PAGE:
Butt: That's very good. They must realize the importance, but still we don't have any agreement or no collaboration with any Arabian countries or gulf region countries in science and technology. There may be some but its not a serious effort. At this stage, we are trying to send our people to developed countries who are technologically quite advanced, so that our people, the young students, are trained at least to a certain level.

IOL: And is there any fear that this might lead to brain drain where the students go out and they never return?

Butt: Yes, there was. About 10 years back it was a serious problem. The people who are going abroad - the government was sending about 30 [or] 40 students every year for PhD - only a very few, 4 or 5, were coming back. But now the science minister has increased the salaries quite a lot, so now the return rate is more than 70 percent. This is very good, because when they see they have respect and they have sufficient salaries, most of the students sent abroad come back. So there is no problem of brain drain now in Pakistan.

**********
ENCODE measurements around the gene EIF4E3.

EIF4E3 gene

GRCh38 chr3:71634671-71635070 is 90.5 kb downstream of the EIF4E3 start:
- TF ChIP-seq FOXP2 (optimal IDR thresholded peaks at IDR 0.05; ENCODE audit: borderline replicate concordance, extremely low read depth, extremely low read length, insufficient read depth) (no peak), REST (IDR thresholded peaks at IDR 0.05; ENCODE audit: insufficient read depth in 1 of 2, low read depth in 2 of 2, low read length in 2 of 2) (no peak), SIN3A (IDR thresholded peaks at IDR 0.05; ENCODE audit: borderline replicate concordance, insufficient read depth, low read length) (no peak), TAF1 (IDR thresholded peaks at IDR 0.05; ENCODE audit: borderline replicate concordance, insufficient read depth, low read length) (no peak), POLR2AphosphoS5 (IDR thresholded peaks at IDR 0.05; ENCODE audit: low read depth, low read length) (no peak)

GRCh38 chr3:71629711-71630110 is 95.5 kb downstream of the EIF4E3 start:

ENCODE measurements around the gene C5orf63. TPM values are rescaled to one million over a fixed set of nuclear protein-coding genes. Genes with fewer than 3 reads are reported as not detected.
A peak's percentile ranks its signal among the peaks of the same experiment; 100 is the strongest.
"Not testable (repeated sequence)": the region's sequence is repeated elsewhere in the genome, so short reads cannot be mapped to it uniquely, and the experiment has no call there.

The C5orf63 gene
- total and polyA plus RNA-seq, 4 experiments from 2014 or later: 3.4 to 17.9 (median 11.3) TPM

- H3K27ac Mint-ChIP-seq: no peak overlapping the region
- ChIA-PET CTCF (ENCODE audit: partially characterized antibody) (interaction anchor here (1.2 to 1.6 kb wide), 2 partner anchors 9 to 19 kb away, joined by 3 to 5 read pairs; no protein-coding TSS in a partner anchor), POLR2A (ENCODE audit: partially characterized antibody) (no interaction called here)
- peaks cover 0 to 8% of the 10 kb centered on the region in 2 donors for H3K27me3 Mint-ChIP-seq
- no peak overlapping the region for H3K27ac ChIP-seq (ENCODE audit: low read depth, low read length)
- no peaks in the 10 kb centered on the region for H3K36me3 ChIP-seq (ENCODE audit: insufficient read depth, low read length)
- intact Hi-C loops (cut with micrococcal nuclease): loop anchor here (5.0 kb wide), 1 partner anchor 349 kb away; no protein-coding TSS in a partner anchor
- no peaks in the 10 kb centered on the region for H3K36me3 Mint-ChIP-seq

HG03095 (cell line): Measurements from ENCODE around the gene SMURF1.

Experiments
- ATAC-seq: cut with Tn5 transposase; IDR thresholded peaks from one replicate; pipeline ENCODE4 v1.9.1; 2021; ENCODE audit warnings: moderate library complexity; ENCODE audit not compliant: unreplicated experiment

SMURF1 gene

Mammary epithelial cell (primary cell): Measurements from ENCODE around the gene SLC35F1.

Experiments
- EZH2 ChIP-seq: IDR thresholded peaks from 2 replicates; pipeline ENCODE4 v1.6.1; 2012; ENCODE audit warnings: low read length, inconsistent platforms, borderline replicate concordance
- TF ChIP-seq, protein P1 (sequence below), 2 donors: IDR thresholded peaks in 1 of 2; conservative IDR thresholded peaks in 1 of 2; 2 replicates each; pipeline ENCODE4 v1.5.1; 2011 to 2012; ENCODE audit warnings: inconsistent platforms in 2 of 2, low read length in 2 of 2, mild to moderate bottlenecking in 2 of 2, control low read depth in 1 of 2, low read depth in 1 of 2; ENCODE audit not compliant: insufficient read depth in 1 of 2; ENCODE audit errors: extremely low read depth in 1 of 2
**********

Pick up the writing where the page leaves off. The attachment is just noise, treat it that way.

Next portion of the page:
Science Funding

IOL: And is the ministry putting as much funds in producing the kind of laboratories they have gotten used to back in the European countries and in the West?

Butt: They're quite the same. They're establishing new laboratories. They are establishing this e-books library. In all the universities they are doing the connection [to this library], and now they have a program [whereby] if anybody, any person or institution or university, makes some viable or good project, there is no problem of funds.

IOL: And how about the other end of the scientific process, where actually somebody takes the scientific product and converts it into something people can use. Is the industry in anyway involved in this?

Butt: No. This is again a very bad aspect of this. We had organized about 4 or 5 years back a conference in Lahore; it was basically [on] the application of nuclear techniques in industry. But industry people were not really serious about it. Our scientific institution and universities have very little collaboration or cooperation with the industry. This is very bad, because we cannot meet the demands of the industry, so industry people are not coming towards science.

But now things are changing. For example, as I just told you, the higher education sector has decided to send about 1000 people every year, young researchers, for PhD, so now the scenario is changing, [but] it will take a little time, because for the last 50 years nobody had seriously thought about it.

IOL: But wouldn't there be concern that these students who go abroad, they learn a lot of things, they go back and they start doing the research at home but then the industry doesn't support them and so the research isn't really used anymore?